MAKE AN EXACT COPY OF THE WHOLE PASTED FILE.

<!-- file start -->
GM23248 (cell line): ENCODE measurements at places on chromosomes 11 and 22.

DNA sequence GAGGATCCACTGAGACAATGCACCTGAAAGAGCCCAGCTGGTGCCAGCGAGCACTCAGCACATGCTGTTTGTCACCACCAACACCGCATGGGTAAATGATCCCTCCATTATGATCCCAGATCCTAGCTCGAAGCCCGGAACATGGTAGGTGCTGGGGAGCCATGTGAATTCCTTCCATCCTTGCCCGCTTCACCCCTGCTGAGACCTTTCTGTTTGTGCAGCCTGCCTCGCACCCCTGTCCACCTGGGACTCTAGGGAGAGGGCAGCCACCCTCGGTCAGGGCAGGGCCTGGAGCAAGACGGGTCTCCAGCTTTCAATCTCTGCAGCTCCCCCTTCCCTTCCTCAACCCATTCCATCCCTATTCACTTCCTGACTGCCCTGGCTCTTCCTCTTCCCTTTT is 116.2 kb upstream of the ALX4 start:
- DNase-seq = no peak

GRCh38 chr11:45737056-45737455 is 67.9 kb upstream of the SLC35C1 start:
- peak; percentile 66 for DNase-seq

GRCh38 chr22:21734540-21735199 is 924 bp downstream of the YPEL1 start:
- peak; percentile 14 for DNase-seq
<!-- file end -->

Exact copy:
GM23248 (cell line): ENCODE measurements at places on chromosomes 11 and 22.

DNA sequence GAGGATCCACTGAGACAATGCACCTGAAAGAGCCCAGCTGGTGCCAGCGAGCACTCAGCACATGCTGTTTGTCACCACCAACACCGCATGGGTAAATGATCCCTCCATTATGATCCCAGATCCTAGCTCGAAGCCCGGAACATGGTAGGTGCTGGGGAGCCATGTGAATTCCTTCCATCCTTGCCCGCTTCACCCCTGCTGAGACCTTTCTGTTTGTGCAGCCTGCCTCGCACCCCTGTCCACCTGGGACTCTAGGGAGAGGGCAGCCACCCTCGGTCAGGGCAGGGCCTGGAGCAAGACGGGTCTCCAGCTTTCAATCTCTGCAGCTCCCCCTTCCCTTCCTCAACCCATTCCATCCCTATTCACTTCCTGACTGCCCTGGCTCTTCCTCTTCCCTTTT is 116.2 kb upstream of the ALX4 start:
- DNase-seq = no peak

GRCh38 chr11:45737056-45737455 is 67.9 kb upstream of the SLC35C1 start:
- peak; percentile 66 for DNase-seq

GRCh38 chr22:21734540-21735199 is 924 bp downstream of the YPEL1 start:
- peak; percentile 14 for DNase-seq